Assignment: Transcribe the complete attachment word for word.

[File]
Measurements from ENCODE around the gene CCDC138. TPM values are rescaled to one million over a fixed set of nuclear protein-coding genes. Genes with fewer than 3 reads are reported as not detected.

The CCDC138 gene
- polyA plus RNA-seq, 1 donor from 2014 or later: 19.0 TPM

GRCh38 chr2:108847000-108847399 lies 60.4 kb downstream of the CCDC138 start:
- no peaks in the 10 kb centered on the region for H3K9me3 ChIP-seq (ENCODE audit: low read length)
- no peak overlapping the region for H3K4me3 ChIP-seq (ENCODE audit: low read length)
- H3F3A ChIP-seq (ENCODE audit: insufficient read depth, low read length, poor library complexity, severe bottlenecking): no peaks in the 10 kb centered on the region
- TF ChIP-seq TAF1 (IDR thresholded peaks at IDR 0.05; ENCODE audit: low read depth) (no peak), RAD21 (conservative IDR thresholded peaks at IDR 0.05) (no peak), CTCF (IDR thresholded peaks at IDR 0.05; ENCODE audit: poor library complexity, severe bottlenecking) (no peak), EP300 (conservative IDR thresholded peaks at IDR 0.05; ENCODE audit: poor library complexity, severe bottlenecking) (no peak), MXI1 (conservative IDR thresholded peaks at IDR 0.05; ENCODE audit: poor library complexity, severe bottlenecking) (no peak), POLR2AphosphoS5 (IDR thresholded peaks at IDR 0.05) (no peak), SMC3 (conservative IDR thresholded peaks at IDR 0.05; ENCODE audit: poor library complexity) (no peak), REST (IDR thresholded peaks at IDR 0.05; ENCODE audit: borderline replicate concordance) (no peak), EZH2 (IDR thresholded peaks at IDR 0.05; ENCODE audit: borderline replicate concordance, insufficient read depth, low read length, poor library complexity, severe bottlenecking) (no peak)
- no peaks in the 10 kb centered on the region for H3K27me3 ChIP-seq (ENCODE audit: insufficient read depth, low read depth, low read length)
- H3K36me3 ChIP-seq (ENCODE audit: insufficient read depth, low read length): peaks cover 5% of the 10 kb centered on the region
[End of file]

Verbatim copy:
Measurements from ENCODE around the gene CCDC138. TPM values are rescaled to one million over a fixed set of nuclear protein-coding genes. Genes with fewer than 3 reads are reported as not detected.

The CCDC138 gene
- polyA plus RNA-seq, 1 donor from 2014 or later: 19.0 TPM

GRCh38 chr2:108847000-108847399 lies 60.4 kb downstream of the CCDC138 start:
- no peaks in the 10 kb centered on the region for H3K9me3 ChIP-seq (ENCODE audit: low read length)
- no peak overlapping the region for H3K4me3 ChIP-seq (ENCODE audit: low read length)
- H3F3A ChIP-seq (ENCODE audit: insufficient read depth, low read length, poor library complexity, severe bottlenecking): no peaks in the 10 kb centered on the region
- TF ChIP-seq TAF1 (IDR thresholded peaks at IDR 0.05; ENCODE audit: low read depth) (no peak), RAD21 (conservative IDR thresholded peaks at IDR 0.05) (no peak), CTCF (IDR thresholded peaks at IDR 0.05; ENCODE audit: poor library complexity, severe bottlenecking) (no peak), EP300 (conservative IDR thresholded peaks at IDR 0.05; ENCODE audit: poor library complexity, severe bottlenecking) (no peak), MXI1 (conservative IDR thresholded peaks at IDR 0.05; ENCODE audit: poor library complexity, severe bottlenecking) (no peak), POLR2AphosphoS5 (IDR thresholded peaks at IDR 0.05) (no peak), SMC3 (conservative IDR thresholded peaks at IDR 0.05; ENCODE audit: poor library complexity) (no peak), REST (IDR thresholded peaks at IDR 0.05; ENCODE audit: borderline replicate concordance) (no peak), EZH2 (IDR thresholded peaks at IDR 0.05; ENCODE audit: borderline replicate concordance, insufficient read depth, low read length, poor library complexity, severe bottlenecking) (no peak)
- no peaks in the 10 kb centered on the region for H3K27me3 ChIP-seq (ENCODE audit: insufficient read depth, low read depth, low read length)
- H3K36me3 ChIP-seq (ENCODE audit: insufficient read depth, low read length): peaks cover 5% of the 10 kb centered on the region